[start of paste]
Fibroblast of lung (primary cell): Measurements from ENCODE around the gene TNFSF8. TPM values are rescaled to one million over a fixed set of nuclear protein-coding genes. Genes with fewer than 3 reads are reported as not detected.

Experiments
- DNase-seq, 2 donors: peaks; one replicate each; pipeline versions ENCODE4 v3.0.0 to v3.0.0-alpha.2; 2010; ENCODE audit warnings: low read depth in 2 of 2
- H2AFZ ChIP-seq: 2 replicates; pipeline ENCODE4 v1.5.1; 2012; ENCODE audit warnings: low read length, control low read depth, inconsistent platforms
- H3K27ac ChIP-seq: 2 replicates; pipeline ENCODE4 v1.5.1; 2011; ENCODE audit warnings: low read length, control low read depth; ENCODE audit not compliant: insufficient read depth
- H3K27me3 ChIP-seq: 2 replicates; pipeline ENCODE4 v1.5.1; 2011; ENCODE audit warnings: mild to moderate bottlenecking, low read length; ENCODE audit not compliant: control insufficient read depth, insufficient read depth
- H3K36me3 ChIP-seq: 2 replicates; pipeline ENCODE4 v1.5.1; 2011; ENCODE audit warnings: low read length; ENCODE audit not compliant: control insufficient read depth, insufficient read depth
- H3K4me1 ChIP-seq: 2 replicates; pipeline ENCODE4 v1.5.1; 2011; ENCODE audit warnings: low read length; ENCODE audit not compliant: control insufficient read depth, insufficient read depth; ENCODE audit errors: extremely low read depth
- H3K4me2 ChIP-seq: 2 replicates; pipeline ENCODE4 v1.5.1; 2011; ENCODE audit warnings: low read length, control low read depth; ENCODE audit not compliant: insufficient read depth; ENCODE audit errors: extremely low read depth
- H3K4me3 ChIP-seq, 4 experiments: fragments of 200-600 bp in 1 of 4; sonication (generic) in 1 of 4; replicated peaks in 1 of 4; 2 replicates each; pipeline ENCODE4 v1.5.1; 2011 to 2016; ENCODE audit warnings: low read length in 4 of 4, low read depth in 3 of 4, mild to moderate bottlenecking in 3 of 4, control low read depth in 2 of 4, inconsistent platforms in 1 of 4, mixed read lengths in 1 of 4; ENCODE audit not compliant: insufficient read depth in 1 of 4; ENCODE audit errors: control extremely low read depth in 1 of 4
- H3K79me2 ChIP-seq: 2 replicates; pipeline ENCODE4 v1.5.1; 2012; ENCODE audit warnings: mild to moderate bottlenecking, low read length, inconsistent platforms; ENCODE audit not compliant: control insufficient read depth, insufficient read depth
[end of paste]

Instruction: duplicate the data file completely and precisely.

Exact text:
Fibroblast of lung (primary cell): Measurements from ENCODE around the gene TNFSF8. TPM values are rescaled to one million over a fixed set of nuclear protein-coding genes. Genes with fewer than 3 reads are reported as not detected.

Experiments
- DNase-seq, 2 donors: peaks; one replicate each; pipeline versions ENCODE4 v3.0.0 to v3.0.0-alpha.2; 2010; ENCODE audit warnings: low read depth in 2 of 2
- H2AFZ ChIP-seq: 2 replicates; pipeline ENCODE4 v1.5.1; 2012; ENCODE audit warnings: low read length, control low read depth, inconsistent platforms
- H3K27ac ChIP-seq: 2 replicates; pipeline ENCODE4 v1.5.1; 2011; ENCODE audit warnings: low read length, control low read depth; ENCODE audit not compliant: insufficient read depth
- H3K27me3 ChIP-seq: 2 replicates; pipeline ENCODE4 v1.5.1; 2011; ENCODE audit warnings: mild to moderate bottlenecking, low read length; ENCODE audit not compliant: control insufficient read depth, insufficient read depth
- H3K36me3 ChIP-seq: 2 replicates; pipeline ENCODE4 v1.5.1; 2011; ENCODE audit warnings: low read length; ENCODE audit not compliant: control insufficient read depth, insufficient read depth
- H3K4me1 ChIP-seq: 2 replicates; pipeline ENCODE4 v1.5.1; 2011; ENCODE audit warnings: low read length; ENCODE audit not compliant: control insufficient read depth, insufficient read depth; ENCODE audit errors: extremely low read depth
- H3K4me2 ChIP-seq: 2 replicates; pipeline ENCODE4 v1.5.1; 2011; ENCODE audit warnings: low read length, control low read depth; ENCODE audit not compliant: insufficient read depth; ENCODE audit errors: extremely low read depth
- H3K4me3 ChIP-seq, 4 experiments: fragments of 200-600 bp in 1 of 4; sonication (generic) in 1 of 4; replicated peaks in 1 of 4; 2 replicates each; pipeline ENCODE4 v1.5.1; 2011 to 2016; ENCODE audit warnings: low read length in 4 of 4, low read depth in 3 of 4, mild to moderate bottlenecking in 3 of 4, control low read depth in 2 of 4, inconsistent platforms in 1 of 4, mixed read lengths in 1 of 4; ENCODE audit not compliant: insufficient read depth in 1 of 4; ENCODE audit errors: control extremely low read depth in 1 of 4
- H3K79me2 ChIP-seq: 2 replicates; pipeline ENCODE4 v1.5.1; 2012; ENCODE audit warnings: mild to moderate bottlenecking, low read length, inconsistent platforms; ENCODE audit not compliant: control insufficient read depth, insufficient read depth